Decomposition to chlorate or oxygen

In solution, under certain conditions, the hypochlorite anion may also disproportionate (autoxidize) to chloride and chlorate:[17]

ClO
 + H+
 → HClO
3
 + 2 Cl

In particular, this reaction occurs in sodium hypochlorite solutions at high temperatures, forming sodium chlorate and sodium chloride:[17][18]

NaOCl (aq) → 2 NaCl (aq) + NaClO
3
 (aq)

This reaction is exploited in the industrial production of sodium chlorate.

An alternative decomposition of hypochlorite produces oxygen instead:

OCl
 → 2 Cl
 + O
2

In hot sodium hypochlorite solutions, this reaction competes with chlorate formation, yielding sodium chloride and oxygen gas:[17]

NaOCl (aq) → 2 NaCl (aq) + O
2
 (g)

These two decomposition reactions of NaClO solutions are maximized at pH around 6. The chlorate-producing reaction predominates at pH above 6, while the oxygen one becomes significant below that. For example, at 80 °C, with NaOCl and NaCl concentrations of 80 mM, and pH 6–6.5, the chlorate is produced with ∼95% efficiency. The oxygen pathway predominates at pH 10.[17] This decomposition is affected by light[18] and metal ion catalysts such as coppernickelcobalt,[17] and iridium.[19] Catalysts like sodium dichromate Na
2Cr
2O
7
 and sodium molybdate Na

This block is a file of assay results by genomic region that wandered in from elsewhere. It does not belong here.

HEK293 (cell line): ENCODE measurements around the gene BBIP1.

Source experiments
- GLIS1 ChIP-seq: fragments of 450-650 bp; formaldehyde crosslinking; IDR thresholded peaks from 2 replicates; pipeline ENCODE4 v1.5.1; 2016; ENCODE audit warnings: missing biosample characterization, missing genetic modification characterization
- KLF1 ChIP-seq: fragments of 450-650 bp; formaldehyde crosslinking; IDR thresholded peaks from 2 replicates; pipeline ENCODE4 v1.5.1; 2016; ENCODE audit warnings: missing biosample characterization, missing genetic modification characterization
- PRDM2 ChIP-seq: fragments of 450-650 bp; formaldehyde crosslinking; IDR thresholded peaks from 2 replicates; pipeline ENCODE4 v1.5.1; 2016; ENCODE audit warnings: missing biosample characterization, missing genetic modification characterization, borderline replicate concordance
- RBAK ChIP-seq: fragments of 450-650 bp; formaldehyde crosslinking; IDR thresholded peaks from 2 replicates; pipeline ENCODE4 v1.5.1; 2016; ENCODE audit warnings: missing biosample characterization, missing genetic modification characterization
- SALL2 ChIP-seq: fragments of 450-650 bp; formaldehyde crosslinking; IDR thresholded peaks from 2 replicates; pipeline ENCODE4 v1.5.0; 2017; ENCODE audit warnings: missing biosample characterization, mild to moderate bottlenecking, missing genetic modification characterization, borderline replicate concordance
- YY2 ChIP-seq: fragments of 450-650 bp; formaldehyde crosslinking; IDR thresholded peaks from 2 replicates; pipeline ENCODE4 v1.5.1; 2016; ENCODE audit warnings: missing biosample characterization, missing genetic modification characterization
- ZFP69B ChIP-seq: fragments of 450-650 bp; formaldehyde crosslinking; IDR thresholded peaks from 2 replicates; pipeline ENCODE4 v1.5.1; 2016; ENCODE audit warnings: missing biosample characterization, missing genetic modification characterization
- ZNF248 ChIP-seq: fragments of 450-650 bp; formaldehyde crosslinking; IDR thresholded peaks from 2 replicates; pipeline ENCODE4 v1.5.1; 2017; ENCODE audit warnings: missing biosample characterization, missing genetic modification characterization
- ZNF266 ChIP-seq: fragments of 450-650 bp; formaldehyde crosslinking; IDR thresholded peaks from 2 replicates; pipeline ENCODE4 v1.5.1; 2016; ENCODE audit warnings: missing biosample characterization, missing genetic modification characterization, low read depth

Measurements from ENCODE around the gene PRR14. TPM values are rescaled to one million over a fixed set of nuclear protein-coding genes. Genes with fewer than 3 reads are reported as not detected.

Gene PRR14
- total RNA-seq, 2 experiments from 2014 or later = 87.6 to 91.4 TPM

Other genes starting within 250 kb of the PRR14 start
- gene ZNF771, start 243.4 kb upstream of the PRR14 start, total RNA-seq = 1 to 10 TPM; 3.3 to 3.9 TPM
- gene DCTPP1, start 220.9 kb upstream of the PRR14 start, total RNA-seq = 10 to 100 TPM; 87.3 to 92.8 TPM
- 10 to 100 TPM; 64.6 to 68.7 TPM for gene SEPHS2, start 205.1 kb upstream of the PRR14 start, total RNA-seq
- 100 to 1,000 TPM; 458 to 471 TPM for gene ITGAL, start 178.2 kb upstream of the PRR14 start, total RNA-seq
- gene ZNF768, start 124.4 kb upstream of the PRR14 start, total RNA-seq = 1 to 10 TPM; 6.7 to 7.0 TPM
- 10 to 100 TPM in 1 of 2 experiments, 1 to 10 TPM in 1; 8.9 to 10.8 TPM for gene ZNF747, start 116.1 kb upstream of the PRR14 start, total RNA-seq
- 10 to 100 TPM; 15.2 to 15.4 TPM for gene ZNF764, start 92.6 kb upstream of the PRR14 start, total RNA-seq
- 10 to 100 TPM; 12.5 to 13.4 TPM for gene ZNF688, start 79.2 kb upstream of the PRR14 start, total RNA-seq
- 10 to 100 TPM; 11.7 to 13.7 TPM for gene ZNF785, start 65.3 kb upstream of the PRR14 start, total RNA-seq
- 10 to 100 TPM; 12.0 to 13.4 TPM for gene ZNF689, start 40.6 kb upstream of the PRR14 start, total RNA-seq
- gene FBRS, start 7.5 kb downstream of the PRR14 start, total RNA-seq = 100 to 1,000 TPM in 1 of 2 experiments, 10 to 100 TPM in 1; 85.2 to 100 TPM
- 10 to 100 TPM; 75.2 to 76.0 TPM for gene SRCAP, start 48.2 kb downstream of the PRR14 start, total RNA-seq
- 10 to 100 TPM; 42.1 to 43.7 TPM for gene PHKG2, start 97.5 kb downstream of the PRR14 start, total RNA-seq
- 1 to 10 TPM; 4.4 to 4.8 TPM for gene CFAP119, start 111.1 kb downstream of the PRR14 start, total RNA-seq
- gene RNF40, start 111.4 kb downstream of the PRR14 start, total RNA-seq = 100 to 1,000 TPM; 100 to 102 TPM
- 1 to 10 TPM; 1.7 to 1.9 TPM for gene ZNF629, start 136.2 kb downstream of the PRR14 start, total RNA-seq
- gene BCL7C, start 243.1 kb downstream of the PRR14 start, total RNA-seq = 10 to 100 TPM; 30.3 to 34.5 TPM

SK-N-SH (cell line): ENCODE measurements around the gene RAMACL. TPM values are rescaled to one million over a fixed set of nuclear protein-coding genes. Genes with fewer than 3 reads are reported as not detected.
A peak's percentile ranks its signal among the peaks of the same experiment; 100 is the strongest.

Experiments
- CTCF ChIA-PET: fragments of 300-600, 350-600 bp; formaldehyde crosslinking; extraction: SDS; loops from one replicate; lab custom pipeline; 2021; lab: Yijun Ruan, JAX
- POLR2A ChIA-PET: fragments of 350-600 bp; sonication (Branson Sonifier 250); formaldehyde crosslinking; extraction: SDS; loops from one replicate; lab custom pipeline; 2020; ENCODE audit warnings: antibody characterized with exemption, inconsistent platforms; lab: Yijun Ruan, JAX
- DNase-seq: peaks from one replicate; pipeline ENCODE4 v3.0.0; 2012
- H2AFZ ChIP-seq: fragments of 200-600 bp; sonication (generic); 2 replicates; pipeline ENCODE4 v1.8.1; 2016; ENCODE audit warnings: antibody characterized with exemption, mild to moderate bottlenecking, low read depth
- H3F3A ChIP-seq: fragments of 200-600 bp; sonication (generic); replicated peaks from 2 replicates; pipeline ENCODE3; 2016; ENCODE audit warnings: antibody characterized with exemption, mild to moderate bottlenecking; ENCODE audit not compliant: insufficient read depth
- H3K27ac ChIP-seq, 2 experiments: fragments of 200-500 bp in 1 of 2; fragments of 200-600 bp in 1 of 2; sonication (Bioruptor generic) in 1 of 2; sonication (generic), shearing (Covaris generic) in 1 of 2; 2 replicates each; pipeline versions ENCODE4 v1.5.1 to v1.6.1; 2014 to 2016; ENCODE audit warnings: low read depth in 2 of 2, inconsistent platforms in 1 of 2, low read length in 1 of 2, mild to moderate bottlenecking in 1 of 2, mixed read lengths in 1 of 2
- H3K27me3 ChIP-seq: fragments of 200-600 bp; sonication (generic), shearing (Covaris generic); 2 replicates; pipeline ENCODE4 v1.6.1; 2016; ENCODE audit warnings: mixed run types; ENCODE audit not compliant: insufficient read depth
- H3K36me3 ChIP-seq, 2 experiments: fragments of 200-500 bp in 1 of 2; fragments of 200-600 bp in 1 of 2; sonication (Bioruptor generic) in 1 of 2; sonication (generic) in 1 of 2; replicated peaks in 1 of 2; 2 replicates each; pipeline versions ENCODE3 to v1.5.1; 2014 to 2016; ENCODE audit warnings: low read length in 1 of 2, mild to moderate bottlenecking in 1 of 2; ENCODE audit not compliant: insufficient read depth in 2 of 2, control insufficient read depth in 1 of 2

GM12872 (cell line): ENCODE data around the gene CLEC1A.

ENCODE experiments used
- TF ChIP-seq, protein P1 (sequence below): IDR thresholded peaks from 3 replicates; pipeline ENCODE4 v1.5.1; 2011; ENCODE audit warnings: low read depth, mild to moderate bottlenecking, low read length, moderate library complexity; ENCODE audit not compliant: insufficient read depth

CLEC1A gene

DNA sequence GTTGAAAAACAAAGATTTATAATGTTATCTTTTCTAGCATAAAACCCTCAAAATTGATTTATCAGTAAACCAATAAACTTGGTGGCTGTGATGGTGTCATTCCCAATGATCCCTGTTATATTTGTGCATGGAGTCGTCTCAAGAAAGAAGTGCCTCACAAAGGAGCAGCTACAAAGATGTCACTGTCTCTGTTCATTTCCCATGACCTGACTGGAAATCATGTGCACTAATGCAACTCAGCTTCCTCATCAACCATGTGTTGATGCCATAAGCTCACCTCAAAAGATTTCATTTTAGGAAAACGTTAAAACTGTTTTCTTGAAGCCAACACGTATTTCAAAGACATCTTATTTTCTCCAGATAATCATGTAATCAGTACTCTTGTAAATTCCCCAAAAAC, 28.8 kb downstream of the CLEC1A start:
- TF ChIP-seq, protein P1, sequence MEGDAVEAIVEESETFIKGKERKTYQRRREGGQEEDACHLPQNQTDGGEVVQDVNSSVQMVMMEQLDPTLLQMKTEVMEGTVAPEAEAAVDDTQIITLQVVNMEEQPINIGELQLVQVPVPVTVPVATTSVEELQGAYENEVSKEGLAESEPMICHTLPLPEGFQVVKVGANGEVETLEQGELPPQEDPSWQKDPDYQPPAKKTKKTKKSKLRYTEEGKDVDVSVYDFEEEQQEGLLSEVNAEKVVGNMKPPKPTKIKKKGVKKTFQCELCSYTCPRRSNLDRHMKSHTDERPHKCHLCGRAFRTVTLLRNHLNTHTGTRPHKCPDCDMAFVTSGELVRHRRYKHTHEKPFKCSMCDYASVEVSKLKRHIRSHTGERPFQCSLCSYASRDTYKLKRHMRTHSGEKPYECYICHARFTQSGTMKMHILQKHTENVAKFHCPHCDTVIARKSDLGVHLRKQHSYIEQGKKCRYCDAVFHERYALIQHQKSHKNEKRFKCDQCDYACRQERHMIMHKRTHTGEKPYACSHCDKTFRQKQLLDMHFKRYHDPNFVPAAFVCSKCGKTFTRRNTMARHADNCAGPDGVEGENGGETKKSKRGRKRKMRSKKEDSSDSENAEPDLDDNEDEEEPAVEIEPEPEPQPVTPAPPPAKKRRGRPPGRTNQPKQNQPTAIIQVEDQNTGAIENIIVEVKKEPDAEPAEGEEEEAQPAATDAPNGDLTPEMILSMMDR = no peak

2MoO
4
 may be added industrially to reduce the oxygen pathway, but a report claims that only the latter is effective.[17]

Titration

Titration of hypochlorite solutions is often done by adding a measured sample to an excess amount of acidified solution of potassium iodide (KI) and then titrating the liberated iodine (I
2
) with a standard solution of sodium thiosulfate or phenyl arsine oxide, using starch as indicator, until the blue color disappears.[11]

According to one US patent, the stability of sodium hypochlorite content of solids or solutions can be determined by monitoring the infrared absorption due to the O–Cl bond. The characteristic wavelength is given as 140.25 μm for water solutions, 140.05 μm for the solid dihydrate NaOCl·2H
2O
, and 139.08 μm for the anhydrous mixed salt Na
2(OCl)(OH)
.[13]

Oxidation of organic compounds

Oxidation of starch by sodium hypochlorite, that adds carbonyl and carboxyl groups, is relevant to the production of modified starch products.[20]

In the presence of a phase-transfer catalyst, alcohols are oxidized to the corresponding carbonyl compound (aldehyde or ketone).[21][6] Sodium hypochlorite can also oxidize organic sulfides to sulfoxides or sulfonesdisulfides or thiols to sulfonyl chlorides or bromidesimines to oxaziridines.[6] It can also de-aromatize phenols.[6]

Oxidation of metals and complexes

Heterogeneous reactions of sodium hypochlorite and metals such as zinc proceed slowly to give the metal oxide or hydroxide:

NaOCl + Zn → ZnO + NaCl

Homogeneous reactions with metal coordination complexes proceed somewhat faster. This has been exploited in the Jacobsen epoxidation.

Other reactions

If not properly stored in airtight containers, sodium hypochlorite reacts with carbon dioxide to form sodium carbonate:

2 NaOCl + CO
2
 + H
2O
 → Na
2CO
3
 + 2 HOCl

Sodium hypochlorite reacts with most nitrogen compounds to form volatile monochloraminedichloramines, and nitrogen trichloride:

NH
3
 + NaOCl → NH
2Cl
 + NaOH
NH
2Cl
 + NaOCl → NHCl
2
 + NaOH
NHCl
2
 + NaOCl → NCl
3
 + NaOH